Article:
Popularity of pet-friendly rentals sparks growth in dubious online services

The popularity of pet-friendly apartments has led to development of dubious services on the Internet designed to get owners out of paying high pet fees. The services allow people to obtain phony dog service certification deeming the animal an “emotional support pet,” a designation that not only exempts owners from pet fees but often grants the animal access to rentals that are not pet friendly.

The problem with such efforts is they are sparking more scrutiny from landlords and more calls for increased regulation on issuing emotional support pet certification, which ultimately may make it difficult for people who legitimately need it.44334346_s-228x300

Many of the dubious services have online “therapists” who provide documentation that an emotional support pet is needed. Many provide the “doctor’s note” within 24 hours. As I was looking at some of these websites, one was summoning me to register a pet with them via a pop up. They are very persistent. These services provide a method for people to avoid pet fees and a way to have a pet in a residence that does not allow pets. Pet rents range from $25 to $75 monthly and up front pet fees range from $250 to $1,000 on average per pet.

Emotional support pets are companion animals that provide a therapeutic benefit to individuals with a verifiable mental or psychiatric disability. Emotional support pets are one type of assistance animal, according to the U.S. Department of Housing and Urban Development. An emotional support pet can be any type of animal and is allowed as a reasonable accommodation in a residence that does not otherwise allow pets. This allows dogs, cats, alligators, any type of pet at all with no restriction. You do not have to pay pet fees to a landlord for an emotional support pet.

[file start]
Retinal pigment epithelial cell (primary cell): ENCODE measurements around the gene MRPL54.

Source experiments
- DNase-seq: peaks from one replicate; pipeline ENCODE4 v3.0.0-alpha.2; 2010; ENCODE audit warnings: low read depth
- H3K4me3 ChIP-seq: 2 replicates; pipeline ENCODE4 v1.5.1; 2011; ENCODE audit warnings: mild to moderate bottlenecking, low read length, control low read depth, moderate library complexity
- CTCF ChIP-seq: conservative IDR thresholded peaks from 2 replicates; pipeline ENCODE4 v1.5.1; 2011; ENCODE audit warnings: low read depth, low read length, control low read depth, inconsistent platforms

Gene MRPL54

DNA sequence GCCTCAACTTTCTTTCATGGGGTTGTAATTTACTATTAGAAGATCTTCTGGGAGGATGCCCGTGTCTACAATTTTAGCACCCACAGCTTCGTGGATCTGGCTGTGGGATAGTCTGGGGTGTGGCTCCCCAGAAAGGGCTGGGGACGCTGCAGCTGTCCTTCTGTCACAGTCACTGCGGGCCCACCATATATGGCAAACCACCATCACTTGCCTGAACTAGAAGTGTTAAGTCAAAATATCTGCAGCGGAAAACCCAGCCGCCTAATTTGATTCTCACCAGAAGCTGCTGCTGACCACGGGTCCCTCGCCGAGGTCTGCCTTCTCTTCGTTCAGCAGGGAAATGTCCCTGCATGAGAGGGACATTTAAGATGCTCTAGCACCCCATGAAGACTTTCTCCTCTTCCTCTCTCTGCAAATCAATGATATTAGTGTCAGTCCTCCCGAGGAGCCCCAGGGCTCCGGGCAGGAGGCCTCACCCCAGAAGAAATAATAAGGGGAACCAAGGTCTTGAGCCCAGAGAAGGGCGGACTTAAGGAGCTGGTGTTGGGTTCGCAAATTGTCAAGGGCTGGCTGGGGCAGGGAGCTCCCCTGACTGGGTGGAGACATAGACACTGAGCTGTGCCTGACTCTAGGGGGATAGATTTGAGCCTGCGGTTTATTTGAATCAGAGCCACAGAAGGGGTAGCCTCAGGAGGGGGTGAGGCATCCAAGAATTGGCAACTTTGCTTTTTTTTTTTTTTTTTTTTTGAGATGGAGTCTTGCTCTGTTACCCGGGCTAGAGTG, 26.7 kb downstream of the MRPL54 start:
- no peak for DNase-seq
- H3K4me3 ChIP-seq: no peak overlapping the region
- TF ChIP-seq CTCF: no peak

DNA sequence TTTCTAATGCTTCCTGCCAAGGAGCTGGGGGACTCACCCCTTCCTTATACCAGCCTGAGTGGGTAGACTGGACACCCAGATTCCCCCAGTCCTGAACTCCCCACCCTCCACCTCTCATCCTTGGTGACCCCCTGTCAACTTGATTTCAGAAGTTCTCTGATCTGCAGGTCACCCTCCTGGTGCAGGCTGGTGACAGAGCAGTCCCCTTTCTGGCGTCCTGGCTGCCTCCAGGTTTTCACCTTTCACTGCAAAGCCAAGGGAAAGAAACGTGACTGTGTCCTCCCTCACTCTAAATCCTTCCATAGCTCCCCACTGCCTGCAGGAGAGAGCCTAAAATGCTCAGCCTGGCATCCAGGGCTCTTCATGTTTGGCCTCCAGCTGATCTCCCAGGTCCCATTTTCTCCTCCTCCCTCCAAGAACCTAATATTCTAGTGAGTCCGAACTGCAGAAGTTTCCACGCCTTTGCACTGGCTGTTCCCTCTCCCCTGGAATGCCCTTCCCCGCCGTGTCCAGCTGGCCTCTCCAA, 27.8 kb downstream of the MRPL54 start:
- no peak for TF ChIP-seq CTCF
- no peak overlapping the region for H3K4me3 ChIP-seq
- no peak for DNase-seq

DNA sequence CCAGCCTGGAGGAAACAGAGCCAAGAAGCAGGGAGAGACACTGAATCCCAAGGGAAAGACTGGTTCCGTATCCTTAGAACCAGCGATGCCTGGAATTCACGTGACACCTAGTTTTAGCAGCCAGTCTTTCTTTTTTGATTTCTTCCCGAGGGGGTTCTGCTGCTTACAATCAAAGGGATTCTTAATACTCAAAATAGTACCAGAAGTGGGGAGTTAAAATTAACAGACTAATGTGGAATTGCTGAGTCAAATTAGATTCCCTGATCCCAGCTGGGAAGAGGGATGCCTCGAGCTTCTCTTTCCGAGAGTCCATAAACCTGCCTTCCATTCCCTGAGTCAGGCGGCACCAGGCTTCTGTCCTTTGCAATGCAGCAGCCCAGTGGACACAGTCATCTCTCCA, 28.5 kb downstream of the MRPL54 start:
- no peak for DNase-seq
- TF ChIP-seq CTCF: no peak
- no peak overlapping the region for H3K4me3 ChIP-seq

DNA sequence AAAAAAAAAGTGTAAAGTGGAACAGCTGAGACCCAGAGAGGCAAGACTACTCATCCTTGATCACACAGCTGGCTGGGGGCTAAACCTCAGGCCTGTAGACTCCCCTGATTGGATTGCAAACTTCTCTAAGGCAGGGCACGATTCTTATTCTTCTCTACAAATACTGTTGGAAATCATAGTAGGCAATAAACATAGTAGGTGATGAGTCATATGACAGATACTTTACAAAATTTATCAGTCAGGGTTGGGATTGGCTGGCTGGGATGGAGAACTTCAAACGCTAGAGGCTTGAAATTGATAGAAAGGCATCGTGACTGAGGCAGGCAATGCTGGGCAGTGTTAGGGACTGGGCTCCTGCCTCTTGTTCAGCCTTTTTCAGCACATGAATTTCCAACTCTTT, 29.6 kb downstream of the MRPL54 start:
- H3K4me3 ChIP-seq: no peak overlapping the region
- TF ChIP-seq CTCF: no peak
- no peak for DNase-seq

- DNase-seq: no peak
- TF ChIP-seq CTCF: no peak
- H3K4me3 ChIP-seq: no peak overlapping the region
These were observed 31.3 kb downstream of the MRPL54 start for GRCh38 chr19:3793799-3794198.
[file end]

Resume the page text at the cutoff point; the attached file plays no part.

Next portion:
The difference between an emotional support animal and a service animal is a service animal is trained to perform certain tasks to help people with disabilities, while an emotional support pet is not trained. Unlike service animals, an emotional support pet is not granted access to public places such as movie theaters and hospitals.

HUD does not require a tenant to disclose their disability to a prospective landlord, but they will need to provide documentation from a doctor or other health care professional that the assistance animal lessens one or more of the identified symptoms or effects of an existing disability.

A companion animal can also travel with their person in the cabin of a plane, as allowed by the Air Carrier Access Act, without fees. Typically, the fee to have a pet fly is about $125.

The Transportation Department formed a panel of advisers to look into the issue. Airlines are concerned about the safety of the passengers around the untrained animals and want to know whether their owners legitimately need them for emotional support or are just trying to avoid a fee. The panel was disbanded without a solution, experts say, but with the increase of animals on flights this is bound to come up again.

There is no standardized form that can be used to prove an emotional support pet’s status.  The increase in people fraudulently identifying their pets as assistance animals has led to a consideration of  more regulations for identifying an assistance animal.

An online petition being circulated through Change.org is asking Anna Maria Farias, HUD’s assistant secretary for fair housing and equal opportunity, to reform laws surrounding emotional support animals. While supporting people who legitimately need comfort animals, the petition wants the government to stop allowing owners to get doctors’ notes for emotional support pets online for a fee. The petition asserts these online methods are not credible.